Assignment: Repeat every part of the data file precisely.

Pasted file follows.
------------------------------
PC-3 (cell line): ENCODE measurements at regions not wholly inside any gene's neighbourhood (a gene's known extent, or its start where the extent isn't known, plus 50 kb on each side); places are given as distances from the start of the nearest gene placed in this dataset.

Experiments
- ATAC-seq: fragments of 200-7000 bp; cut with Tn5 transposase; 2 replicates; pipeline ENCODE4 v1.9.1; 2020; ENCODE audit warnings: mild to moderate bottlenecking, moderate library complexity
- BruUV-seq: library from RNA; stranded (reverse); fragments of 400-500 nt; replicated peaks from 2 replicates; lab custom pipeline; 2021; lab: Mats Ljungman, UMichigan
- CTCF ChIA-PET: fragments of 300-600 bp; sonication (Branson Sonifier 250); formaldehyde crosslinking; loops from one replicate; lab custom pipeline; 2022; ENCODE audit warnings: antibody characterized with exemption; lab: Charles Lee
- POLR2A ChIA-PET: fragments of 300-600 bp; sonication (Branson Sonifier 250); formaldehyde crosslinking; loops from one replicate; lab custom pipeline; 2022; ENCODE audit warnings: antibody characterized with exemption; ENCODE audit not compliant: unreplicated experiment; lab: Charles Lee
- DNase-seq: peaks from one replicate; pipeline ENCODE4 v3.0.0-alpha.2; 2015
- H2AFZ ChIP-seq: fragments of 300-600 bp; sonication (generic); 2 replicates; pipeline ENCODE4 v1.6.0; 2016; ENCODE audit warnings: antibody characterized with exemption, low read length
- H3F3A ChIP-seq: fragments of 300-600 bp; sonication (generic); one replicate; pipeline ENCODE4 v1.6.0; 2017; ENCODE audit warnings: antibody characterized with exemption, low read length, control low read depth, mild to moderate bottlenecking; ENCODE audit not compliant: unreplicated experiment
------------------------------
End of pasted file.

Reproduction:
PC-3 (cell line): ENCODE measurements at regions not wholly inside any gene's neighbourhood (a gene's known extent, or its start where the extent isn't known, plus 50 kb on each side); places are given as distances from the start of the nearest gene placed in this dataset.

Experiments
- ATAC-seq: fragments of 200-7000 bp; cut with Tn5 transposase; 2 replicates; pipeline ENCODE4 v1.9.1; 2020; ENCODE audit warnings: mild to moderate bottlenecking, moderate library complexity
- BruUV-seq: library from RNA; stranded (reverse); fragments of 400-500 nt; replicated peaks from 2 replicates; lab custom pipeline; 2021; lab: Mats Ljungman, UMichigan
- CTCF ChIA-PET: fragments of 300-600 bp; sonication (Branson Sonifier 250); formaldehyde crosslinking; loops from one replicate; lab custom pipeline; 2022; ENCODE audit warnings: antibody characterized with exemption; lab: Charles Lee
- POLR2A ChIA-PET: fragments of 300-600 bp; sonication (Branson Sonifier 250); formaldehyde crosslinking; loops from one replicate; lab custom pipeline; 2022; ENCODE audit warnings: antibody characterized with exemption; ENCODE audit not compliant: unreplicated experiment; lab: Charles Lee
- DNase-seq: peaks from one replicate; pipeline ENCODE4 v3.0.0-alpha.2; 2015
- H2AFZ ChIP-seq: fragments of 300-600 bp; sonication (generic); 2 replicates; pipeline ENCODE4 v1.6.0; 2016; ENCODE audit warnings: antibody characterized with exemption, low read length
- H3F3A ChIP-seq: fragments of 300-600 bp; sonication (generic); one replicate; pipeline ENCODE4 v1.6.0; 2017; ENCODE audit warnings: antibody characterized with exemption, low read length, control low read depth, mild to moderate bottlenecking; ENCODE audit not compliant: unreplicated experiment